Middle School Commemorates Patriot Day


Rissy Dalton

Eighth grader Chloe Jezerinac reads her poem, “9/11 Cries,” to the Middle School on Kennerly Field, September 11, 2015.

Tuesday, September 11, 2001 will be forever known as one of the saddest days in the history of the United States. Whether you are a United States citizen or not, whether you live in America or across the globe, you have most certainly heard of 9/11, the devastating day 2,605 American lives were lost at the hands of the infamous Islamic terrorist organization known as al-Qaeda. Fourteen years later, America mourns and remembers that terrible day.

At the Benjamin Middle School, a solemn ceremony was held on Friday, starting promptly at 8:10 in the morning. To begin, students and faculty were organized by advisory, and surrounded the flagpole at the west corner of Kennerly Field where they recited “The Pledge of Allegiance.” The musical theatre class then sang our national anthem. “The ceremony is to remember those who lost their lives because of this tragic event,” commented seventh grader and musical theater student Grace Myers. “I feel sorry for anyone who lost a loved one because of what happened on 9/11.”

The commemoration then transitioned somberly into an original poem written and read by eighth grader Chloe Jezerinac, which she titled “9/11 Cries.” Jezerinac’s poem memorializes and pays homage to the soldiers, firefighters, and civilians who losts their lives on the terrifying day of September 11, 2001. “Many people sacrificed their lives to save others’ lives,” she said. “Young, old, no matter who it was, who was in the two buildings, we commemorate their loss on this day. [We remember] not only the people we lost, but the struggles people face with horrible memories.”

The short ceremony then ended, and a silent dismissal to B period for announcements followed. Shortly later, at exactly 8:46 a.m. a moment of silence was observed in each classroom by the entire Middle School.The ceremony was a time to remember those who lost their lives and the heroes that emerged.

A ‘hero’, as defined by dictionary.com, is a person of “. . .distinguished courage or ability, admired for his brave deeds and noble qualities” or a person who “. . .has heroic qualities or has performed a heroic act and is regarded as a model or ideal. . .”. When tragedy strikes, people come together to help and regular citizens become the unexpected heroes. “My next door neighbor, Mr. Bobby Mahon, saved a woman who was bleeding and carried her down 80 flights of stairs,” eighth grader Blake Prolow recalled. However, it wasn’t just ordinary citizens who became extraordinary heroes.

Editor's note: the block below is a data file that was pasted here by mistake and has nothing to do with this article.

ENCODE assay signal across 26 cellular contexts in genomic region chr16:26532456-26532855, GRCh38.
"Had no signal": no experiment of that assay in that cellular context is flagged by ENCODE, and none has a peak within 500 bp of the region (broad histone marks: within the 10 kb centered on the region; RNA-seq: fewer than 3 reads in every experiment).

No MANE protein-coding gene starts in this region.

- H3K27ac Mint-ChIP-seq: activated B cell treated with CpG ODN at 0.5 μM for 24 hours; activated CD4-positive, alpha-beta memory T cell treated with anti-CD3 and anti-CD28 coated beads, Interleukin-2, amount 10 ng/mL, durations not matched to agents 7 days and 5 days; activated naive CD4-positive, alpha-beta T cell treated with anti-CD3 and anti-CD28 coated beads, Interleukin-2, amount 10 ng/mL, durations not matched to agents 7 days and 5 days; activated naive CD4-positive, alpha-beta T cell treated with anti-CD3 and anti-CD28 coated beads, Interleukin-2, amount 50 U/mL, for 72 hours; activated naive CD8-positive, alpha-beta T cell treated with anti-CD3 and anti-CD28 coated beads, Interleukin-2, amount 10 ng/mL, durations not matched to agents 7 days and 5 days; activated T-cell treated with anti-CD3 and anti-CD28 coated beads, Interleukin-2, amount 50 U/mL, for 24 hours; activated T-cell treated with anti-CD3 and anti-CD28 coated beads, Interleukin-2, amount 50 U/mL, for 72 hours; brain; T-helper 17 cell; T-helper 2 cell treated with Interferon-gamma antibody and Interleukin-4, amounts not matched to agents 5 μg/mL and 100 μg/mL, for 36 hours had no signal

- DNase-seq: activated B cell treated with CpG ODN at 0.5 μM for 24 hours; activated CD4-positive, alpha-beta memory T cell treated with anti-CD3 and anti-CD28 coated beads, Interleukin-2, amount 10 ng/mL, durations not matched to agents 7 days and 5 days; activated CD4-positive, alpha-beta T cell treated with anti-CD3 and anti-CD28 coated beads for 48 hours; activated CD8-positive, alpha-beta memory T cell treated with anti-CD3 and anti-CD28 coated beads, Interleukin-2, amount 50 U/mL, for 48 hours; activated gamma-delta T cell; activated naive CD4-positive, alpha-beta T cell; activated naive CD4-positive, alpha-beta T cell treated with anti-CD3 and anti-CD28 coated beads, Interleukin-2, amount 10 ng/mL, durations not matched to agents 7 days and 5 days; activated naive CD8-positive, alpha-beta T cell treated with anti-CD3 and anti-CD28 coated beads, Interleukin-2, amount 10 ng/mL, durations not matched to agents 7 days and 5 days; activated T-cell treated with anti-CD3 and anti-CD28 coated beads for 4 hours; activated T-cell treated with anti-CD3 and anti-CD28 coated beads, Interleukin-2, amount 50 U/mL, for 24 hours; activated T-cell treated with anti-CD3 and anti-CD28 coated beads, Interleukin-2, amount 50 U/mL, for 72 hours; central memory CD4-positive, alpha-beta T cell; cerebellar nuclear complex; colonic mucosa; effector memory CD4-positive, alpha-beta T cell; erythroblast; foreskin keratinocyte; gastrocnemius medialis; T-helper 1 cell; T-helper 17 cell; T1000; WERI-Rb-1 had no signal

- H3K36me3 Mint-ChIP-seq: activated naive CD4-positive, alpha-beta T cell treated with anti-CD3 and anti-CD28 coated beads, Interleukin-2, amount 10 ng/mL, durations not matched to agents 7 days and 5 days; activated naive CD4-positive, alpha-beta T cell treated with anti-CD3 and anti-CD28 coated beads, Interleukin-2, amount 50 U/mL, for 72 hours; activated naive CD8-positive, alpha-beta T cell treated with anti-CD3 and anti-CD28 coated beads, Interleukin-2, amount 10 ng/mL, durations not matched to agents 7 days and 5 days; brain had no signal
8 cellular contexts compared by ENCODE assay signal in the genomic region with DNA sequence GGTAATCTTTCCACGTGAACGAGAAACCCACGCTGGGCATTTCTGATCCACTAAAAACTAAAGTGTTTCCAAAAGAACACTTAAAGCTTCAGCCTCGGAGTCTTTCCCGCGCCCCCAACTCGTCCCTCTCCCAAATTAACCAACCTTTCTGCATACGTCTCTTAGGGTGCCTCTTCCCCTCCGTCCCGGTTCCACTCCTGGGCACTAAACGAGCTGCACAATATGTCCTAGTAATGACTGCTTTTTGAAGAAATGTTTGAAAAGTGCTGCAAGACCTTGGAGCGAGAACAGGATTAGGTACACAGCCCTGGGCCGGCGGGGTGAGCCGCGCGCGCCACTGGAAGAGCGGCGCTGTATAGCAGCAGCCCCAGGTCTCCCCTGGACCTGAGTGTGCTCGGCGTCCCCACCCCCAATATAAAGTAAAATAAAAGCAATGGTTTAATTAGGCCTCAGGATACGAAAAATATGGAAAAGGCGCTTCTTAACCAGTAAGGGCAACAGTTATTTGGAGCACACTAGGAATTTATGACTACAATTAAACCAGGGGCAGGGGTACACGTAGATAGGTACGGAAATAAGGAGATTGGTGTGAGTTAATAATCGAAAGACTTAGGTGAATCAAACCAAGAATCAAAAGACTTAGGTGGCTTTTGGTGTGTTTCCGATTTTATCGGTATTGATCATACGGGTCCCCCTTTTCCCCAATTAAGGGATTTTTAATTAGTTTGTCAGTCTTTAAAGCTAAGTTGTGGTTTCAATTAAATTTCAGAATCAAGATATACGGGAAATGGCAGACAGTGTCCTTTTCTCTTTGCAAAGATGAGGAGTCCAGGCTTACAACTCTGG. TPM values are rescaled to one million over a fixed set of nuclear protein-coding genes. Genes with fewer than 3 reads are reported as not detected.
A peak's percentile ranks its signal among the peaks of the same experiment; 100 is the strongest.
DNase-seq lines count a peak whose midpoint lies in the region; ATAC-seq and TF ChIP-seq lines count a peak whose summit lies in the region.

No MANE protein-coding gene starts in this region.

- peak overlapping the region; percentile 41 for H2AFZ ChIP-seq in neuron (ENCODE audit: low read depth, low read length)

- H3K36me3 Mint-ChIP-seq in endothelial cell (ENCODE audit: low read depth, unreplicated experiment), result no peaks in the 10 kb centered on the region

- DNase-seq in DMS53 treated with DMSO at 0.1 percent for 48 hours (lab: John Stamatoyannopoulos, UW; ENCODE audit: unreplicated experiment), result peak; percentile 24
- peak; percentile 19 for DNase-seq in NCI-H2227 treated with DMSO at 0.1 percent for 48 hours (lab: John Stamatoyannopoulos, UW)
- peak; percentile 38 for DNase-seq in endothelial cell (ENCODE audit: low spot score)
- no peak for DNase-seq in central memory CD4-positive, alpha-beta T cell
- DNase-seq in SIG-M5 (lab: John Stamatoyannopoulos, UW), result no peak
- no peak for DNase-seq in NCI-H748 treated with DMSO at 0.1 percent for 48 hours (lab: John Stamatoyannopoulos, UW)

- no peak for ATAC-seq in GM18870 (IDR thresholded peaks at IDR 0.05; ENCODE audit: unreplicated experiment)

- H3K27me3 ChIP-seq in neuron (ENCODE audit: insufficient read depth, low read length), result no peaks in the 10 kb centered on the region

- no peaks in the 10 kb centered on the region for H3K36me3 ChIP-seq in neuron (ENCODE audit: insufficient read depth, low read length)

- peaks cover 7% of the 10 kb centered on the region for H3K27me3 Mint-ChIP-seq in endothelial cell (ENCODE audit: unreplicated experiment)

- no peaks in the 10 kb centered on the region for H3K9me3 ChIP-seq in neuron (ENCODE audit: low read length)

Middle School students place their hands over their hearts in reciting "The Pledge of Allegiance" to begin Friday's ceremony. The U.S. flag was lowered to half-mast throughout the day.
Rissy Dalton
Middle School students place their hands over their hearts in reciting “The Pledge of Allegiance” to begin Friday’s ceremony. The U.S. flag was lowered to half-mast throughout the day.

Those officially preserving the safety of our communities and our country (police officers, fire fighters, CIA and FBI agents, etc.) worked diligently to protect those civilians who came under attack that day.“My uncle, who serves in the Secret Service, got the First Lady to safety and then was in the Pentagon right before it was hit,” said seventh grader Briley Crisafi.

It is the memory of the tragedy and the people who stepped up to the plate that reminds us we must not take for granted what we have. “[The most important part of this commemoration is] keeping the patriotism in our country and the memories of those we lost alive,” stated Head of Middle School Mr. Charles Hagy.

As Americans, we must never forget how lucky we are to have the freedoms we have, freedoms that others would die for, which is why ceremonies like these are held. “It is easy to forget what is really important in life. Commemorations like Patriot Day help us remember to not take our liberty, our blessings and our families for granted,” Mr. Charles Hagy remarked.

The Middle School has been observing 9/11 since the first anniversary of the attacks in 2002, and while there isn’t a lot of preparation time for the teachers to talk to the students beforehand, the significance of the day is definitely addressed. “[Students] discuss the meaning of the day in history classes and/or with other teachers,” Hagy continued.

As a result of speaking with teachers and parents, the middle school students, many of whom were not even born yet when the attacks took place, know why it’s important to observe 9/11. “I know it is a important to honor the people who died on 9/11 because they died from terrorists who don’t care about people and want power,” said sixth grader Luke Skonieczny.

The middle school program allows faculty and students to reflect on those who lost their lives and the brave men and women who worked courageously to save so many others.“[This ceremony] is a thank you to all of the brave people who stopped the terrorists on [United Flight 93] and veered it into a place that would not further break down our nation,” said Crisafi. And break, our country did not, as we are still here today commemorating the tragedy fourteen years later.